Preaching to the Gullible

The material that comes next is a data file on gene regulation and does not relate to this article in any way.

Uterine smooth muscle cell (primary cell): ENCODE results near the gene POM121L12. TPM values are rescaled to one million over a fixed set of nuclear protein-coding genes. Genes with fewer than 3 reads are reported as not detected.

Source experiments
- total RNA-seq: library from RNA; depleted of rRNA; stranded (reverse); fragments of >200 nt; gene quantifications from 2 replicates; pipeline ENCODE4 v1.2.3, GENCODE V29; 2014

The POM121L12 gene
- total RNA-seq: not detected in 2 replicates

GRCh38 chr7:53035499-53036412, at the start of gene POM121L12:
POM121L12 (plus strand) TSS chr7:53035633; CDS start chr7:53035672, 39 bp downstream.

It baffles me that there are people who actually believe that Fox News is "fair and balanced" (whatever that's actually supposed to mean), apparently just because they say they are. Sometimes I get the fact that a significant amount of people will believe anything, but I don't think that's entirely true. It's more that they're willing to believe anything that fits in with their existing beliefs and prejudices. It's like with the Salem Witch Trials, where it was easy to convince the authorities that certain people were practicing witchcraft and dancing with the Devil, because that society already believed in witches and devils. If the accusations had been of fuzzy pink snapping turtles from space, they might well have been just as quick to laugh them off as the legal system would today. It's much the same with how the people who bought the stories about Obama being a terrorist sympathizer were most likely the ones who already had racist and anti-Muslim tendencies. And I think it's people who are already uncomfortable with homosexuality who are convinced that gay marriage would destroy society. On this particular subject, I get the feeling that a lot of media figures who claim to oppose gay marriage are pandering. I know there are plenty of intelligent, educated people who don't share my opinions on economics, national security, law enforcement, and so on. But with gay marriage, I have a lot more trouble understanding how anyone can think that would ruin heterosexual marriage. When I read Bill O'Reilly's Culture Warrior, he couldn't seem to come up with a coherent explanation of his stance on the issue. He basically said that he didn't have a problem with gay marriage, but he could see how people did, because it affected traditional marriage. What he never explained was how. I don't really know what O'Reilly thinks, but the impression I got was that he couldn't find any reason to object to gay marriage, but felt that if he didn't make a token argument against it, he'd lose some of his audience. Whenever he reads viewer e-mail on his show, there's almost inevitably at least one message about how someone thinks he's becoming too liberal. And I think there's a lot of that kind of thing going on. I can't really see any particular advantage for the people at Fox News for opposing gay marriage, but they're making a point of saying things that they know their key audience will agree with, because that would make them more likely to agree on the issues where there IS some advantage for them (like, say, lower taxes on mega-corporations and the super-rich). I focus on gay marriage because it's been a hot topic of discussion since the election, and because it's an issue where the other side really doesn't have a leg to stand on (at least as far as I can tell). It's hardly the only only issue on which the media see fit to pander to the gullible, though.